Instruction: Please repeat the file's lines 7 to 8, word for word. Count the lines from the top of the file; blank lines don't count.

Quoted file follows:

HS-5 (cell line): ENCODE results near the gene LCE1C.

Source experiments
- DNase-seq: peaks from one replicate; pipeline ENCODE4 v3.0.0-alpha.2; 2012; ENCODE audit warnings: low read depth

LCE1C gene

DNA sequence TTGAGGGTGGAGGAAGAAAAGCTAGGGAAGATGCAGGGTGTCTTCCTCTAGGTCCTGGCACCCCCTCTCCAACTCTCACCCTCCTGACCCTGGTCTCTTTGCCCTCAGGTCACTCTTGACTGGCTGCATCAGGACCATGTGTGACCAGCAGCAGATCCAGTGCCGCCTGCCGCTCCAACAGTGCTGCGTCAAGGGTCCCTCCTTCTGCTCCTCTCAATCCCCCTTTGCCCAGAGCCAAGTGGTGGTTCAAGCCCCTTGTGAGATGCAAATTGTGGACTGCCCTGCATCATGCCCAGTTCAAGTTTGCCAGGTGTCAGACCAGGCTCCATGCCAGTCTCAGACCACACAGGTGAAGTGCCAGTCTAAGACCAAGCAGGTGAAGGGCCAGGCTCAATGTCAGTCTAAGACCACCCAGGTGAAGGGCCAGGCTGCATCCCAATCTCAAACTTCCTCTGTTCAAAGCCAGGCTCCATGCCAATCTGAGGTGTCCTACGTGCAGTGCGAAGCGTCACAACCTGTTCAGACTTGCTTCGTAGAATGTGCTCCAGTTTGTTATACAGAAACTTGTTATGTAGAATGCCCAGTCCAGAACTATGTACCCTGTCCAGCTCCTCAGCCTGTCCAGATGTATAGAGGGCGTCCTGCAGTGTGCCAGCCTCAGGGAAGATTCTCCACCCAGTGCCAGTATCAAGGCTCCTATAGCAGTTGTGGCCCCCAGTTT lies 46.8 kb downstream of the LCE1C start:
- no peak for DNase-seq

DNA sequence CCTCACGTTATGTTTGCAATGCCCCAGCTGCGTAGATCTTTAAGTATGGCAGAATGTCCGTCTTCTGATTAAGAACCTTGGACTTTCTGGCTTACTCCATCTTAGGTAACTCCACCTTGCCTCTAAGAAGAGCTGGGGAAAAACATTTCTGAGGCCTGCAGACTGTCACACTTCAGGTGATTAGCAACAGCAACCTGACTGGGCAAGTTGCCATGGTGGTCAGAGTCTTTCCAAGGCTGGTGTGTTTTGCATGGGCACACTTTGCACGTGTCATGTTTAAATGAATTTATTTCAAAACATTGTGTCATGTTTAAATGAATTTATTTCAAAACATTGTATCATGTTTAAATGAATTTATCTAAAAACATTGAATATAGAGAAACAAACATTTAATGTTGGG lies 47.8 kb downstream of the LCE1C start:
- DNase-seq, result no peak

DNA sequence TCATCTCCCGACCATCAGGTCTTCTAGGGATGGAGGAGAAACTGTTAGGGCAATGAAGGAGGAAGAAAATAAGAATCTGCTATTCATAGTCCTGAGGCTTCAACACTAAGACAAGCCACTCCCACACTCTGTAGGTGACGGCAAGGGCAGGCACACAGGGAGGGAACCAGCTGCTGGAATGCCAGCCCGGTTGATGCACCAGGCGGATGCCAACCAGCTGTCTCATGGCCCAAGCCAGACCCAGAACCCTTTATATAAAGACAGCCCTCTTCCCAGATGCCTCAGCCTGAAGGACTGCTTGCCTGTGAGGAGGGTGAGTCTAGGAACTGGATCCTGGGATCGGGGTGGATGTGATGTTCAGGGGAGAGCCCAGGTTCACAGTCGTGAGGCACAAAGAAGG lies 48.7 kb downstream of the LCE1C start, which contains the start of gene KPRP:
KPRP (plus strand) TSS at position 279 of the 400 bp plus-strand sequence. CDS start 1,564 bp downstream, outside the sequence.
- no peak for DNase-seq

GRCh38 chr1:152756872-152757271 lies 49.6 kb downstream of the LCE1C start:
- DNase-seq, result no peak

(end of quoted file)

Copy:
DNA sequence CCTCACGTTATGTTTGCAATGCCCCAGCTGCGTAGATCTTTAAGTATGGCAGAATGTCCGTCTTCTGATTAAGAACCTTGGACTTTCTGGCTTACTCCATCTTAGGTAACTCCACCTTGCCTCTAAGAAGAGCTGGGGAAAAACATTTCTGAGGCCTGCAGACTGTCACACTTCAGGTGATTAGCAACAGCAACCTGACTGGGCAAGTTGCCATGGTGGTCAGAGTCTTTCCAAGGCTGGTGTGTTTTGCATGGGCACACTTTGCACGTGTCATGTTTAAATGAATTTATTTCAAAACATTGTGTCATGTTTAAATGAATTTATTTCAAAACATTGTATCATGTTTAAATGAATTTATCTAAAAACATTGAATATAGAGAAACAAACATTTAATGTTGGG lies 47.8 kb downstream of the LCE1C start:
- DNase-seq, result no peak